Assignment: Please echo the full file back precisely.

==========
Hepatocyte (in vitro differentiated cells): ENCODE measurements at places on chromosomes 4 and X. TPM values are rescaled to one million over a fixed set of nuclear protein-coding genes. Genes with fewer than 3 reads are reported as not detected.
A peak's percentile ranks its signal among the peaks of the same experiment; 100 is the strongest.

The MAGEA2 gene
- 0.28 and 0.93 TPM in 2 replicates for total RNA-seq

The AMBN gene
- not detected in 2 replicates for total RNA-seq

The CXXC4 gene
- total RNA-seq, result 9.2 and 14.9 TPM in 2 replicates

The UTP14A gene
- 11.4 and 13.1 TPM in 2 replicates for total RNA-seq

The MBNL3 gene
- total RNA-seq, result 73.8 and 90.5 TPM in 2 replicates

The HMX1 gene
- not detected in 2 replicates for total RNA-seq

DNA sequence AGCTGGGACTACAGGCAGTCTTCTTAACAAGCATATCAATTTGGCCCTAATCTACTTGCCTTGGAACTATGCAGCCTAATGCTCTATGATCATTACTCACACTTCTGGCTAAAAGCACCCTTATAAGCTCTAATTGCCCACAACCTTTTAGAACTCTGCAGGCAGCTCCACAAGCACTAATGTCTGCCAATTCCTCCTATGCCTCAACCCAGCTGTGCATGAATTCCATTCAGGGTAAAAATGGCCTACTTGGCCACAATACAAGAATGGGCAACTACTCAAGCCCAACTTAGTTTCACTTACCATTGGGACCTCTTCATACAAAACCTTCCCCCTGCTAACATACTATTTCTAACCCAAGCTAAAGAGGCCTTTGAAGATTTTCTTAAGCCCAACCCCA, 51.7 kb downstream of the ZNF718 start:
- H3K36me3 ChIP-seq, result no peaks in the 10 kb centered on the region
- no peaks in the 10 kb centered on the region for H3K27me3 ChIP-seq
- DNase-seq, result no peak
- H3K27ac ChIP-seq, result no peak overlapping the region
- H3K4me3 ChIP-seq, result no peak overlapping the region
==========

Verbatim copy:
Hepatocyte (in vitro differentiated cells): ENCODE measurements at places on chromosomes 4 and X. TPM values are rescaled to one million over a fixed set of nuclear protein-coding genes. Genes with fewer than 3 reads are reported as not detected.
A peak's percentile ranks its signal among the peaks of the same experiment; 100 is the strongest.

The MAGEA2 gene
- 0.28 and 0.93 TPM in 2 replicates for total RNA-seq

The AMBN gene
- not detected in 2 replicates for total RNA-seq

The CXXC4 gene
- total RNA-seq, result 9.2 and 14.9 TPM in 2 replicates

The UTP14A gene
- 11.4 and 13.1 TPM in 2 replicates for total RNA-seq

The MBNL3 gene
- total RNA-seq, result 73.8 and 90.5 TPM in 2 replicates

The HMX1 gene
- not detected in 2 replicates for total RNA-seq

DNA sequence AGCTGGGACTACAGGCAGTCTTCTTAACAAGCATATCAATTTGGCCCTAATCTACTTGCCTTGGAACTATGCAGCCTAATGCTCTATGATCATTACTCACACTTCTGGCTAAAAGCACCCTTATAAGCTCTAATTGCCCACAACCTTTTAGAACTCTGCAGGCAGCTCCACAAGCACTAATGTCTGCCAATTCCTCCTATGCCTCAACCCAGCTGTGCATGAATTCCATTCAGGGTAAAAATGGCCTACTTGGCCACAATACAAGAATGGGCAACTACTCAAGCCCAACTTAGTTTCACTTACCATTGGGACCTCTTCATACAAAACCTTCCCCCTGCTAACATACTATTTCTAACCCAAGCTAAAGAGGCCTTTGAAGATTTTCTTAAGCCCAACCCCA, 51.7 kb downstream of the ZNF718 start:
- H3K36me3 ChIP-seq, result no peaks in the 10 kb centered on the region
- no peaks in the 10 kb centered on the region for H3K27me3 ChIP-seq
- DNase-seq, result no peak
- H3K27ac ChIP-seq, result no peak overlapping the region
- H3K4me3 ChIP-seq, result no peak overlapping the region